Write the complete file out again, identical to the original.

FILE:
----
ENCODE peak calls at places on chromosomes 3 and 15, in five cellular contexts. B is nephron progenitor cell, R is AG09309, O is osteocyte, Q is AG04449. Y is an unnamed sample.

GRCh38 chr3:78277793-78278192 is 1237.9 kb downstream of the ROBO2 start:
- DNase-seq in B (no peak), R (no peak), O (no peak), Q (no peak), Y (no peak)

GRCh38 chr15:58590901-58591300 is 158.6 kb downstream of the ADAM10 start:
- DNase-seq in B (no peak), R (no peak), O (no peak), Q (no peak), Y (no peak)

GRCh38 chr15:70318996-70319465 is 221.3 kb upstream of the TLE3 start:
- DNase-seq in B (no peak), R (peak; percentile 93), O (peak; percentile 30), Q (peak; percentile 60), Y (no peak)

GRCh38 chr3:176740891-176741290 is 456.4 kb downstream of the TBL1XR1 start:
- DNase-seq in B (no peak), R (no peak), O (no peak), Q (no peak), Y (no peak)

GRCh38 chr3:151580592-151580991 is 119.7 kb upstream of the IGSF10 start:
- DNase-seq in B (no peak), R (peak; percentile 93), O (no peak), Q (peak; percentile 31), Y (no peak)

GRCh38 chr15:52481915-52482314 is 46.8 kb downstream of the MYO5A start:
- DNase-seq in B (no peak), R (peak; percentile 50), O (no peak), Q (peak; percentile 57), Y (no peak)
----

ENCODE peak calls at places on chromosomes 3 and 15, in five cellular contexts. B is nephron progenitor cell, R is AG09309, O is osteocyte, Q is AG04449. Y is an unnamed sample.

GRCh38 chr3:78277793-78278192 is 1237.9 kb downstream of the ROBO2 start:
- DNase-seq in B (no peak), R (no peak), O (no peak), Q (no peak), Y (no peak)

GRCh38 chr15:58590901-58591300 is 158.6 kb downstream of the ADAM10 start:
- DNase-seq in B (no peak), R (no peak), O (no peak), Q (no peak), Y (no peak)

GRCh38 chr15:70318996-70319465 is 221.3 kb upstream of the TLE3 start:
- DNase-seq in B (no peak), R (peak; percentile 93), O (peak; percentile 30), Q (peak; percentile 60), Y (no peak)

GRCh38 chr3:176740891-176741290 is 456.4 kb downstream of the TBL1XR1 start:
- DNase-seq in B (no peak), R (no peak), O (no peak), Q (no peak), Y (no peak)

GRCh38 chr3:151580592-151580991 is 119.7 kb upstream of the IGSF10 start:
- DNase-seq in B (no peak), R (peak; percentile 93), O (no peak), Q (peak; percentile 31), Y (no peak)

GRCh38 chr15:52481915-52482314 is 46.8 kb downstream of the MYO5A start:
- DNase-seq in B (no peak), R (peak; percentile 50), O (no peak), Q (peak; percentile 57), Y (no peak)